Australia's influenza cases have soared by more than 40 percent over two weeks as the nation heads into winter.
According to the latest Australian Influenza Surveillance Report (AISR) for 2023 from the Department of Health, there had been 57,816 confirmed influenza cases and 57 deaths in the country as of May 28.
The figure represents an increase of 43 percent from the 40,318 cases reported as of May 14.
The report warned that children have accounted for a disproportionately high number of infections, with 5-9, 0-4 and 10-14 the three age groups with the highest notification rates.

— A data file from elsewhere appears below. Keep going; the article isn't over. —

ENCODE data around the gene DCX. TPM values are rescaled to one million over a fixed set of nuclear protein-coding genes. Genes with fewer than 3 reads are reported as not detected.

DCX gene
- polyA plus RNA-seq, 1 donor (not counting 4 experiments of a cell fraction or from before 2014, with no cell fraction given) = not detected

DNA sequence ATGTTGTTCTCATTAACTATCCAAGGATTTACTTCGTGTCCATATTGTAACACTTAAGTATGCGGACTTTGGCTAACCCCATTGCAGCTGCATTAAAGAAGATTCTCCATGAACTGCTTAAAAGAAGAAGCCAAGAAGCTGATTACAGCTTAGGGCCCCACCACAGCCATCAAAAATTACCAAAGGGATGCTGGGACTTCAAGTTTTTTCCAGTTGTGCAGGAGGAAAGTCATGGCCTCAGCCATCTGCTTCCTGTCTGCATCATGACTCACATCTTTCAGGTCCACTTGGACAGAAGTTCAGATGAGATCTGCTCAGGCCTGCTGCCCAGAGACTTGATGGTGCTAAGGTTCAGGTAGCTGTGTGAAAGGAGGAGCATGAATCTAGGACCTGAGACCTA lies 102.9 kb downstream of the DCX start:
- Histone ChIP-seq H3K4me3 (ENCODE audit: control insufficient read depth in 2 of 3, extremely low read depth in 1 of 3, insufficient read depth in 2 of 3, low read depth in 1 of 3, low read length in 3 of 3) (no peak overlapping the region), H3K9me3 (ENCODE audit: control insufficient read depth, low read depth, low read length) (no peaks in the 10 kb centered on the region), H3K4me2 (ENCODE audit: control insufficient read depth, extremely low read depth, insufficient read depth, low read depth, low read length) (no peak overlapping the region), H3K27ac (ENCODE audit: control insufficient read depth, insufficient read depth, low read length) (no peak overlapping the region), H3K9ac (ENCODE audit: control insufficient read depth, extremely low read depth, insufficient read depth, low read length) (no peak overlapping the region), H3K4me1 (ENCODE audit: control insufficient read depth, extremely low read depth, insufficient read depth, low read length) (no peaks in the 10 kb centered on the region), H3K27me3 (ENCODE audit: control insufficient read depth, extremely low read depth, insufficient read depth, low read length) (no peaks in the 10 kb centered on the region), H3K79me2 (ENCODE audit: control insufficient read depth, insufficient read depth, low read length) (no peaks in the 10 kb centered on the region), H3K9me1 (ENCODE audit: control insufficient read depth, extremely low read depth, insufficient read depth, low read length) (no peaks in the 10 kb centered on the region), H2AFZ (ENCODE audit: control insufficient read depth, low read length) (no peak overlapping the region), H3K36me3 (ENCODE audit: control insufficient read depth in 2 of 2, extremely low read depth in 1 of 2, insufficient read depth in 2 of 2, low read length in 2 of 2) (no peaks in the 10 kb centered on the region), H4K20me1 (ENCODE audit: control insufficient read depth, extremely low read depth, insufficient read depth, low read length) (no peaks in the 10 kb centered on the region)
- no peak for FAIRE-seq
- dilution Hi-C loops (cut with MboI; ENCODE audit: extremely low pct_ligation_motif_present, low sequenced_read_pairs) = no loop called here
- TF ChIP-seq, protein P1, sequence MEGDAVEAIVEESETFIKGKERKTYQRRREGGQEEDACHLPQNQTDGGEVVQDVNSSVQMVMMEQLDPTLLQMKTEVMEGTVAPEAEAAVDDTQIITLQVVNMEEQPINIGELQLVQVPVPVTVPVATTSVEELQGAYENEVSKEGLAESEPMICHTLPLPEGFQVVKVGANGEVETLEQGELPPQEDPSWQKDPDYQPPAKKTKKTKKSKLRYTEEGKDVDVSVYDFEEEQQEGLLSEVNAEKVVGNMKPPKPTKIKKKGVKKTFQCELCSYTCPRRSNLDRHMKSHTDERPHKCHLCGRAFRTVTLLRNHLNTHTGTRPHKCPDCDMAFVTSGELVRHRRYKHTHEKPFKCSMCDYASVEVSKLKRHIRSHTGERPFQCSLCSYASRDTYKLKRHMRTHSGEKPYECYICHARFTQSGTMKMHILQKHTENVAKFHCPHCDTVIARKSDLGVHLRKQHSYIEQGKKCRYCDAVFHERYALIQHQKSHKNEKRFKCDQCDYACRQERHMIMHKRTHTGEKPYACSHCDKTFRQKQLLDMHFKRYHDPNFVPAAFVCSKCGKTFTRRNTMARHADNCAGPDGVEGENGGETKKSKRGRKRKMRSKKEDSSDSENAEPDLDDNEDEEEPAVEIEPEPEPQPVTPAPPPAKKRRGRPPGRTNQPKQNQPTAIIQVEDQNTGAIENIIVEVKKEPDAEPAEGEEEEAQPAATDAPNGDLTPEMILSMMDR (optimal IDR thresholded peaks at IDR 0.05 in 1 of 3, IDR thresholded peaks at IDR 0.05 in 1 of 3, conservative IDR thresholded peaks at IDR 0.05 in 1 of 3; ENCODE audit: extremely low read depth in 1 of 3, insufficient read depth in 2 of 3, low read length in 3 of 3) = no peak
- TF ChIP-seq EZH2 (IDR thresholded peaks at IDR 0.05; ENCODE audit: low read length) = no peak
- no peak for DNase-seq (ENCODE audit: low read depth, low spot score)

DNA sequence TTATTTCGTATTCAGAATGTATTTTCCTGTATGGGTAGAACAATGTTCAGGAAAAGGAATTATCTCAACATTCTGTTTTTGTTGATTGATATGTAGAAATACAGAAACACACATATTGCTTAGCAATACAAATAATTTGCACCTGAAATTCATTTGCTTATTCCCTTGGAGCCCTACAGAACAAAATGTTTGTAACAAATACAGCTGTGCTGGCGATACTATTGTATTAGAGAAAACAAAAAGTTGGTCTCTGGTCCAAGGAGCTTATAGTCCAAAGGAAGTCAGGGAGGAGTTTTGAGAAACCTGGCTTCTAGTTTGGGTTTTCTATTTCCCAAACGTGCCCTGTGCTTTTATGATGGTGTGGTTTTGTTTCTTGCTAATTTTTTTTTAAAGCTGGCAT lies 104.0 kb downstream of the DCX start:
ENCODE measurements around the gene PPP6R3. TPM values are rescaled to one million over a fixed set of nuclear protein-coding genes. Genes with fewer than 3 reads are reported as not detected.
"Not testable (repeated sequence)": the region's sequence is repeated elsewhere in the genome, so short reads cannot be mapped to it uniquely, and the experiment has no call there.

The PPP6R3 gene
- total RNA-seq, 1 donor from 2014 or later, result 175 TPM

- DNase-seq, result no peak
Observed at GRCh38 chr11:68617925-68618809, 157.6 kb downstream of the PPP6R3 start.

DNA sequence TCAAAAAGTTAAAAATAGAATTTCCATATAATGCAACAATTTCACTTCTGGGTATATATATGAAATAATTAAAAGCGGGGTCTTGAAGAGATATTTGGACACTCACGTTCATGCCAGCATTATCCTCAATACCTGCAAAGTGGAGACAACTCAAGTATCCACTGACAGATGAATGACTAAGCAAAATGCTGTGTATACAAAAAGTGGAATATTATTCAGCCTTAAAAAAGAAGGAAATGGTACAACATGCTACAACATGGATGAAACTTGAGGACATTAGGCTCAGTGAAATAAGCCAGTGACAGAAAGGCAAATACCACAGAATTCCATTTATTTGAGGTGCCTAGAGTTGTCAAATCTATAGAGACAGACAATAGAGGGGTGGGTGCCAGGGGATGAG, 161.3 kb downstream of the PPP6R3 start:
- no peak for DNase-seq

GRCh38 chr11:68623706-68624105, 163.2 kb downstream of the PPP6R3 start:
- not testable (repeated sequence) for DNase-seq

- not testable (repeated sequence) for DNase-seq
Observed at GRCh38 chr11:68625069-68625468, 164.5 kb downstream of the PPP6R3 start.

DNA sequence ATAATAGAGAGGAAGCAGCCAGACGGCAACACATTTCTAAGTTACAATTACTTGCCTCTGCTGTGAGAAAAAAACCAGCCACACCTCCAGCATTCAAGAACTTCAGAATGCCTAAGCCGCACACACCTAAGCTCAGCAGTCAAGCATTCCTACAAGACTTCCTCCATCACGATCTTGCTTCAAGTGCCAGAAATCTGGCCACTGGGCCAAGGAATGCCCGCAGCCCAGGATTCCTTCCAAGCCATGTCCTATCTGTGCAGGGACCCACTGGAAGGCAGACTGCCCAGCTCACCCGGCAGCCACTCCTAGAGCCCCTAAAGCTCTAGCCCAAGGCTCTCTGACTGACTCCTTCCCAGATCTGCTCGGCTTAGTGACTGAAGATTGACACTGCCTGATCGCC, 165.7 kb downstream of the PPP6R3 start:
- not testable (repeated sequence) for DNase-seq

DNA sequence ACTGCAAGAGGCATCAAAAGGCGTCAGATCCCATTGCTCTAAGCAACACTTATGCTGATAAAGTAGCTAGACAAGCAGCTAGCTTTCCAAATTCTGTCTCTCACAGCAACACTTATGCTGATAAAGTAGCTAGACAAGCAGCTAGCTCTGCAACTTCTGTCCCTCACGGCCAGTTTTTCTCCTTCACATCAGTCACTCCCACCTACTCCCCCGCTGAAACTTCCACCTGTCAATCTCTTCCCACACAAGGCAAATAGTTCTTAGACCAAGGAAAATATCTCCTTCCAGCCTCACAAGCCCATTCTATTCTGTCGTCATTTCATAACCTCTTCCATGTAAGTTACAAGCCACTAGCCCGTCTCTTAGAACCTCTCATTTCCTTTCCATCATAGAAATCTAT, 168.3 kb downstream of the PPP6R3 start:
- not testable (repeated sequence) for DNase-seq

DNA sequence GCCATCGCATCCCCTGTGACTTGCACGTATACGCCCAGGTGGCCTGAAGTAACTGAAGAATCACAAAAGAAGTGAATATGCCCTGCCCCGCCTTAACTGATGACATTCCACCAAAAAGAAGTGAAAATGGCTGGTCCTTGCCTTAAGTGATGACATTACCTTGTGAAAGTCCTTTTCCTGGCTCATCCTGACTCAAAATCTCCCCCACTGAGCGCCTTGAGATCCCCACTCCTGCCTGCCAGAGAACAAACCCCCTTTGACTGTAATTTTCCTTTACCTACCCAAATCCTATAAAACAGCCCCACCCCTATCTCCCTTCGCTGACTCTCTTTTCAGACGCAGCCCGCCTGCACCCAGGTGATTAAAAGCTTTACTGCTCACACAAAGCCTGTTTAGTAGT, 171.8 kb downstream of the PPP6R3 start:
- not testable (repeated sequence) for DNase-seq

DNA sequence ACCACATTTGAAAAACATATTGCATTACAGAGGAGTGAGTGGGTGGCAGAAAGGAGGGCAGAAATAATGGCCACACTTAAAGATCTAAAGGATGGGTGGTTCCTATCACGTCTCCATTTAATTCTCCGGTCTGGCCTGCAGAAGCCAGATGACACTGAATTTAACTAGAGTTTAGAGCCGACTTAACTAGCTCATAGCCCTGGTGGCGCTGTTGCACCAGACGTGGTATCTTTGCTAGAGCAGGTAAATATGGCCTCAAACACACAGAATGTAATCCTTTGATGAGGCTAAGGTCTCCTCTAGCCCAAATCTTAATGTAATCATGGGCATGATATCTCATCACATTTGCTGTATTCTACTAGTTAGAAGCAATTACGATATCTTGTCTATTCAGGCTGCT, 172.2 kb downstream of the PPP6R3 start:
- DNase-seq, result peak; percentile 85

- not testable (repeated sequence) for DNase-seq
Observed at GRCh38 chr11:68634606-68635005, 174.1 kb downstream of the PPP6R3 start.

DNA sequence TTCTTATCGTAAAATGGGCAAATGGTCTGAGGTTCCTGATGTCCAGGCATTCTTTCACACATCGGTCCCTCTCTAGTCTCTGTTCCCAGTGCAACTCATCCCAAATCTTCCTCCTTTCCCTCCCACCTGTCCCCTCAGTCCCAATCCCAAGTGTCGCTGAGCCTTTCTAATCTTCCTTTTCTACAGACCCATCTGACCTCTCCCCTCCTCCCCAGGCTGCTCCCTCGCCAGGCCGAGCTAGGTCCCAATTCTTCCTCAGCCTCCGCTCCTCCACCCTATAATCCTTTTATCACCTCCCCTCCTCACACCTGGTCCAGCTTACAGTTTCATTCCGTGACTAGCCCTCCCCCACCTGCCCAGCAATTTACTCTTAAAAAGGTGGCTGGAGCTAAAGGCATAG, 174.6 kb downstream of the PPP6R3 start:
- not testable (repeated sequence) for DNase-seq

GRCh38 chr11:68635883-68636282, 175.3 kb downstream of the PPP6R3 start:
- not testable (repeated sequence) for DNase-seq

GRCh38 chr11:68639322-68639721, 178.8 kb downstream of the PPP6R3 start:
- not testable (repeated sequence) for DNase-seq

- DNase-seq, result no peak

Since surveillance began in April, 76 percent of influenza cases who were admitted to hospitals across Australia were younger than 16.
Experts have expressed concerns over the low rate of influenza vaccine uptake amid children.
Paul Kelly, Australia's Chief Medical Officer (CMO), in March wrote to vaccination providers urging them to stress the importance of inoculation in the lead-up to winter.
He said at the time he was particularly concerned about vaccination rates among children younger than five.
Under the National Immunization Program, flu vaccines are free for children aged between six months and five years.